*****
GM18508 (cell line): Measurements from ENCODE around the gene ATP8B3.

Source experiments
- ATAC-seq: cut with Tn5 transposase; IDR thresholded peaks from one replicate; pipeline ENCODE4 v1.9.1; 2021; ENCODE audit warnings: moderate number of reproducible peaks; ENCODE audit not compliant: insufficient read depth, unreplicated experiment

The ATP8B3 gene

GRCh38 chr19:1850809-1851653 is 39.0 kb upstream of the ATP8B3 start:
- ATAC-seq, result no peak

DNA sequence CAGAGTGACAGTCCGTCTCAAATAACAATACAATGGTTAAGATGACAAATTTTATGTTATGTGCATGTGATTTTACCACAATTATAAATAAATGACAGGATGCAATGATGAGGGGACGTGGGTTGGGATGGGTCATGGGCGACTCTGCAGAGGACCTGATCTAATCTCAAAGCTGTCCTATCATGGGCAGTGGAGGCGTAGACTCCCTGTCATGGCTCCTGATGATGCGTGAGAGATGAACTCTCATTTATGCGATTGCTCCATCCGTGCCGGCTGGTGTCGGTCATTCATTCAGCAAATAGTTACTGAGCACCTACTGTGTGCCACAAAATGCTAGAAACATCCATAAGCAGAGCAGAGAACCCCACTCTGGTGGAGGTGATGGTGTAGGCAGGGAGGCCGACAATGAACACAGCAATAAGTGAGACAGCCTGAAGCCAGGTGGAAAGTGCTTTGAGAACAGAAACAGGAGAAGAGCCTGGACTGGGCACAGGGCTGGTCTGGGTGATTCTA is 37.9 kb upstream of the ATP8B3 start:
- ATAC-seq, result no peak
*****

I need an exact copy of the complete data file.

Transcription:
GM18508 (cell line): Measurements from ENCODE around the gene ATP8B3.

Source experiments
- ATAC-seq: cut with Tn5 transposase; IDR thresholded peaks from one replicate; pipeline ENCODE4 v1.9.1; 2021; ENCODE audit warnings: moderate number of reproducible peaks; ENCODE audit not compliant: insufficient read depth, unreplicated experiment

The ATP8B3 gene

GRCh38 chr19:1850809-1851653 is 39.0 kb upstream of the ATP8B3 start:
- ATAC-seq, result no peak

DNA sequence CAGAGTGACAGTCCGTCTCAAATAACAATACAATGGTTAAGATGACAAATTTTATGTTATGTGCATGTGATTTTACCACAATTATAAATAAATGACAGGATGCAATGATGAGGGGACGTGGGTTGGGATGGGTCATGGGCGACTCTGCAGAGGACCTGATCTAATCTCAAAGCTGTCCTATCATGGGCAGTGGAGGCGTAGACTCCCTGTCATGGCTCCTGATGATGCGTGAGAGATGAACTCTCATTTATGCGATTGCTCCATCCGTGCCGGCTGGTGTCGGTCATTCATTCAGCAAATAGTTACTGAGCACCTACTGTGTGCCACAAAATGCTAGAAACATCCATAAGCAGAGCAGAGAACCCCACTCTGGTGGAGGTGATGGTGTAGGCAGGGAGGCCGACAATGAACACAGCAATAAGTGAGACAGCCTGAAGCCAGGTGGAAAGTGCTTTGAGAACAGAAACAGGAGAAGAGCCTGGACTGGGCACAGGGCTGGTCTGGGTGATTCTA is 37.9 kb upstream of the ATP8B3 start:
- ATAC-seq, result no peak